Poet and playwright Mati Shemoelof, participating from Tel Aviv, said he has begun writing in prose “to find a new place in the culture so the categories focused on my writing will be different. In my prose I am less aware of the categories and try to write less politically and more freely than before.” Still, he added, “I’m proud that my work until now has been Mizrahi work. I’m proud of my ethnicity.

The roundtable was sponsored by the Department of Near Eastern Studies, the Jewish Studies Program and the Society for the Humanities, with support from the Hope and Eli Hurowitz Fund. Behar’s visiting scholar appointment is funded by the Shusterman Foundation.

Linda B. Glaser is staff writer for the College of Arts and Sciences

This article was first published on Cornell Chronicle


And It Is Not A Quotation, It Is a Burning Sign On My Neck

תמונהThe time has come to say the oppression isn’t finished

The land is not Middle-Eastern

The fury compels to write an illiterate poem

Black in the midst of white tunnels

Words torn apart in some unknown prison

Stand united and revolt the language

We stood up

In the ruins of the racist words that surrounded us

In transit-camps that weren’t vowelized or dotted

We are the slaves of Homer and the maids of Bialik[1]

We Call Mizrahit[2] against and over, a type of a

T h i r d option for poetry

[1] Bialik was one of the pioneers of modern Hebrew poets and came to be recognized as Israel’s national poet.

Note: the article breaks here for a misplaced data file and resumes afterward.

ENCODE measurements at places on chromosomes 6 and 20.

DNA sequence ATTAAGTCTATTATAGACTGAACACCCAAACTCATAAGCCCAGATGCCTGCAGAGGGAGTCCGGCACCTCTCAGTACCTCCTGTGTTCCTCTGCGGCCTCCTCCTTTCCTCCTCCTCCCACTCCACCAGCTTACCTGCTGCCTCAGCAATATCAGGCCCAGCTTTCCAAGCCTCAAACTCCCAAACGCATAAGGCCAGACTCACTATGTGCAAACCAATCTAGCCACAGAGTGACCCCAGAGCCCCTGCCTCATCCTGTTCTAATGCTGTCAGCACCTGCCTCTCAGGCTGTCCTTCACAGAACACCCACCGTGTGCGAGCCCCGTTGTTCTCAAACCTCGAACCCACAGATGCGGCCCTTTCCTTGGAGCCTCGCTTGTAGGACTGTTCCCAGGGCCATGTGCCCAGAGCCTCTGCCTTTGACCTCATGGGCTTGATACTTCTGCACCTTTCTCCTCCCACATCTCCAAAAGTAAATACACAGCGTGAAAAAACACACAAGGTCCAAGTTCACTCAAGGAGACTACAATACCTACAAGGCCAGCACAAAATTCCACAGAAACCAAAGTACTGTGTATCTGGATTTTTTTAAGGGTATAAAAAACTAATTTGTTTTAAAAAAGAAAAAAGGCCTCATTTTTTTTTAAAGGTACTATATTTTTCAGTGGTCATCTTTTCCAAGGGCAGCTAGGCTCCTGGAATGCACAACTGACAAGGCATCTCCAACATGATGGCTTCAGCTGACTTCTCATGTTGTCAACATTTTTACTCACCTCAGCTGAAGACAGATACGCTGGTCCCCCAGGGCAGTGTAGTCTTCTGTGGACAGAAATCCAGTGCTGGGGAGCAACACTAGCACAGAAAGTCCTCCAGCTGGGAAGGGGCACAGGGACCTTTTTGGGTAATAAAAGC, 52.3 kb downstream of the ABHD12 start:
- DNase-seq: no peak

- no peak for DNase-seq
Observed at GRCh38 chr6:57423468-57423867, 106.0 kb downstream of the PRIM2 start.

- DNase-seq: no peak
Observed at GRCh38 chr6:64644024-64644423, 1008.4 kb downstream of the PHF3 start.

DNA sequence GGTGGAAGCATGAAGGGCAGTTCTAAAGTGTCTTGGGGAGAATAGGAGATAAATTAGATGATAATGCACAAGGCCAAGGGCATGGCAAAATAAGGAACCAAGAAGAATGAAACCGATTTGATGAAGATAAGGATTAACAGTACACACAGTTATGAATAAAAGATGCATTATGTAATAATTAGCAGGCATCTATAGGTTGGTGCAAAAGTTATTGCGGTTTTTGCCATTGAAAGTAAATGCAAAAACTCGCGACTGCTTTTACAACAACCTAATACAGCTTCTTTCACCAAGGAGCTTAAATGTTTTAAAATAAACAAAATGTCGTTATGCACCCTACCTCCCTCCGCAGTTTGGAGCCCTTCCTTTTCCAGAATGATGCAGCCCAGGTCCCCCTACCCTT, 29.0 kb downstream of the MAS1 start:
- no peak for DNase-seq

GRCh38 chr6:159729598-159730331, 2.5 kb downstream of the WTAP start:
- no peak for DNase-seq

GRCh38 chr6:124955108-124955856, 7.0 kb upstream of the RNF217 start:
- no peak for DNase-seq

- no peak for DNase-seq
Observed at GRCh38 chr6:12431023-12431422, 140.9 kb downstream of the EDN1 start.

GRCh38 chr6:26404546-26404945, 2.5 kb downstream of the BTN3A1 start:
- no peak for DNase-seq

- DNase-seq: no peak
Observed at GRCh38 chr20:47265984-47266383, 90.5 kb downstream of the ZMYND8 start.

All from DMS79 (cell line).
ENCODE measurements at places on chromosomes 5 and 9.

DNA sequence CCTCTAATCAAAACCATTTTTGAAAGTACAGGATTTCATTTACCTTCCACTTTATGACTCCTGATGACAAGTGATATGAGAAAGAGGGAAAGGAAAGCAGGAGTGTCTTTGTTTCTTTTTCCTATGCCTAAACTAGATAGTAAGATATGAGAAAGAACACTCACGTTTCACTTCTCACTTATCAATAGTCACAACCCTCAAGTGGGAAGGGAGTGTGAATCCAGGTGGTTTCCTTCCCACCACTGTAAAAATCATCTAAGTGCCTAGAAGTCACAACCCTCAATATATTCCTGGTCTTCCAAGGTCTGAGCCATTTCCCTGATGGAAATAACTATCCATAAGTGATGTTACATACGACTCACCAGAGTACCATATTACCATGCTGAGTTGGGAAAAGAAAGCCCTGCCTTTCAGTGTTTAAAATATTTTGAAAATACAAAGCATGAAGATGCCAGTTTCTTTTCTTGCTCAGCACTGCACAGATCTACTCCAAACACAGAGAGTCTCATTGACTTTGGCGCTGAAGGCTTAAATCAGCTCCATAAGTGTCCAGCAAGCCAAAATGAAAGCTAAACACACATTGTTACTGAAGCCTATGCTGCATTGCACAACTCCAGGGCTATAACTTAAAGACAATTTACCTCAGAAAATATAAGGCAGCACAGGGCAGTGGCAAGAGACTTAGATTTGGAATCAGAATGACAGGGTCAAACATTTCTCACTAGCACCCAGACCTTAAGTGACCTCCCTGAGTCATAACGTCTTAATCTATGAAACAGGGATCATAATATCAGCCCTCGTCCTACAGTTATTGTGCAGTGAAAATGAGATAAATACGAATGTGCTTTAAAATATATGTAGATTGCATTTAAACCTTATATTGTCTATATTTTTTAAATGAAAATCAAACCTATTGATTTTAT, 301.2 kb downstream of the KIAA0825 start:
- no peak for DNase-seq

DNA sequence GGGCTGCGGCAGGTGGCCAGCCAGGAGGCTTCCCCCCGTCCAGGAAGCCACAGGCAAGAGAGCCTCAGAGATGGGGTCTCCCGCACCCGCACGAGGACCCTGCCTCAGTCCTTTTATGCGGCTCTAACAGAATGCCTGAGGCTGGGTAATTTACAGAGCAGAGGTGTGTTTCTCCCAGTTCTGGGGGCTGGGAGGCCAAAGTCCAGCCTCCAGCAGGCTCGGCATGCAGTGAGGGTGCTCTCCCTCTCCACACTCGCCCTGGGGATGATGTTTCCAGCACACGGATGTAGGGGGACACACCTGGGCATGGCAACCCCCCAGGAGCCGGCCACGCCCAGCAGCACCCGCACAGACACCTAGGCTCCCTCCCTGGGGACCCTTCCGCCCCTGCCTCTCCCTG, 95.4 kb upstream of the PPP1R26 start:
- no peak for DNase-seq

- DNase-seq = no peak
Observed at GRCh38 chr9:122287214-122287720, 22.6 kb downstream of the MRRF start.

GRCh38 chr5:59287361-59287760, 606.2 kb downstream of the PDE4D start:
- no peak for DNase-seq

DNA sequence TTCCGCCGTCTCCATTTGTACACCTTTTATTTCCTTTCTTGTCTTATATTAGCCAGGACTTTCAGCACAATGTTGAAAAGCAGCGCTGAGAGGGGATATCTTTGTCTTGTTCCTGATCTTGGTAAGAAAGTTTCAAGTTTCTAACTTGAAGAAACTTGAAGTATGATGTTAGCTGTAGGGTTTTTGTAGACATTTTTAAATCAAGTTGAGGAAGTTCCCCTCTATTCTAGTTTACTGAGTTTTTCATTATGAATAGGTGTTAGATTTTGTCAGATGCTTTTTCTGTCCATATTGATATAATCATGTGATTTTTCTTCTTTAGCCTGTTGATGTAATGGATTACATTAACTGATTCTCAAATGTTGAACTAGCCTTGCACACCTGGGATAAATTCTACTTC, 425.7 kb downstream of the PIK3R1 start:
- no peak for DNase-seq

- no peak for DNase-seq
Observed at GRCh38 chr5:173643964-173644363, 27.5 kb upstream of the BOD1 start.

[2] Mizrahit – Sepharadic or Mizrahi Jews are Jews of Middle-Eastern descent whose families in most cases immigrated to Israel from Arab countries. They form about half of the Israeli Jewish population. The painful reality this anthology deals with is the division within Israeli society between Ashkenazi Jews (of Eastern European descent) and Mizrahis.

This reality often goes unnoticed by outside observers, who naturally focus on the more violent aspects of Israeli political reality and the division Jew/non-Jew which the Israeli state draws. In fact, in the mainstream of Israeli discourse there has long been a systematic avoidance/denial of this division, maintaining – as is perhaps “demanded” by the core of Zionist ideology and its ongoing nation-building project – that the Jews are a distinct people and that Israeli Jews have a unified ethnicity and a shared history. Indeed, the mere notion of an Arab Jew, as some Mizrahis identify today themselves, is close to unthinkable in most mainstream media and consciousness. But the divide is not painful simply because it is denied. There is a history of political, economic and cultural oppression of Mizrahis and, as relatively recent scholarship establishes clearly, much of these elements are present to this day.